Monroe Social Security Disability Insurance Attorney
How to File for Social Security Disability Insurance in Louisiana
Social Security Disability Insurance, or SSDI, is a federal program that allows qualified disabled individuals and certain family members to receive benefits. To be eligible for SSDI, you must be “insured,” meaning you have worked recently enough and long enough to earn the appropriate work credits. You must also have a qualifying disability and meet certain age requirements.
Applying for SSDI in Louisiana can be a complicated process. You will need various forms of identification and other pertinent documentation, such as medical records and proof of disability, when applying. Unfortunately, mistakes on your application could result in your claim being denied. In Louisiana, more than 40% of all initial Social Security disability (SSD) claims are denied—but by working with an experienced attorney, you can better your chances of a favorable outcome.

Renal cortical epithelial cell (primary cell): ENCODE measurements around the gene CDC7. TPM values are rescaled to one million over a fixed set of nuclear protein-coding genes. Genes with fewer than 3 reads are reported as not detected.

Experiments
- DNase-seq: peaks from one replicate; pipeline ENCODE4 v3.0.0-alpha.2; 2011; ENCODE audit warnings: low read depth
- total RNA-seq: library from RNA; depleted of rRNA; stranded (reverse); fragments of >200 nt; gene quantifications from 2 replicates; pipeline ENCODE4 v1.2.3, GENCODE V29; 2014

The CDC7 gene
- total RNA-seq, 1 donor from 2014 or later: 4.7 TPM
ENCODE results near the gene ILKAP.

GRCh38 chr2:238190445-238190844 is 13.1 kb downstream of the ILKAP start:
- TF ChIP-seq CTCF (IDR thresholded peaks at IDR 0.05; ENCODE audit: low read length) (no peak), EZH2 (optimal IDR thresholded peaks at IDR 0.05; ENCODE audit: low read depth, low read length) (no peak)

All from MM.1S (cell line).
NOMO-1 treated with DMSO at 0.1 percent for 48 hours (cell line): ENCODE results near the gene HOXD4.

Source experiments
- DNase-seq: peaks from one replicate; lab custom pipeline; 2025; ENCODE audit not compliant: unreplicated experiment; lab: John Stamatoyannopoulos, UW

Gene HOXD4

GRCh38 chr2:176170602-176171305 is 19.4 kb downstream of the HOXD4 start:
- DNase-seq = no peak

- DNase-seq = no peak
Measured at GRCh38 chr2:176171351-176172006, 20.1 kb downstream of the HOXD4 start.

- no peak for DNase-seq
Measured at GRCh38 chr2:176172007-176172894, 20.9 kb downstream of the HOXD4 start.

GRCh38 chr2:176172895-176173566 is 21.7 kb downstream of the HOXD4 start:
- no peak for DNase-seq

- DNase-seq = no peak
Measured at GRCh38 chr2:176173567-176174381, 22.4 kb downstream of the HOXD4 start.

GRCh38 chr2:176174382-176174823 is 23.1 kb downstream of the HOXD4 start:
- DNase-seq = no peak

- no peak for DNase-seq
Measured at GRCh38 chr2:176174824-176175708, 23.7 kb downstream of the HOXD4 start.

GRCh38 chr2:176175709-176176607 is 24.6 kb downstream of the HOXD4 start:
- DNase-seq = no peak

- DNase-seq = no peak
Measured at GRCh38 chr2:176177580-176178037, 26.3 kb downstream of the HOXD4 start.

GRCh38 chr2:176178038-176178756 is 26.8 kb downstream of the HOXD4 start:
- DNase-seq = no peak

At Parker Alexander, our Monroe Social Security Disability Insurance attorneys have decades of experience. We understand the law, as well as the many complexities involved in applying for SSDI or appealing a denied claim. Our firm has earned a reputation in our community for compassionate, client-focused representation and an aggressive approach that has helped us recover millions of dollars for our clients. We encourage you to reach out to us today to learn more about how we can help you with your SSDI claim.
Who Is Eligible for SSDI?
Social Security Disability Insurance is a federal program overseen by the Social Security Administration (SSA). As such, the eligibility requirements for SSDI are generally the same from state to state. However, in Louisiana, the state’s Disability Determination Services (DDS) agency is the entity responsible for determining whether applicants meet the criteria for being “disabled.” DDS is required to follow the SSA’s eligibility requirements when making this determination.
To be eligible for Social Security Disability Insurance, you must meet the following requirements: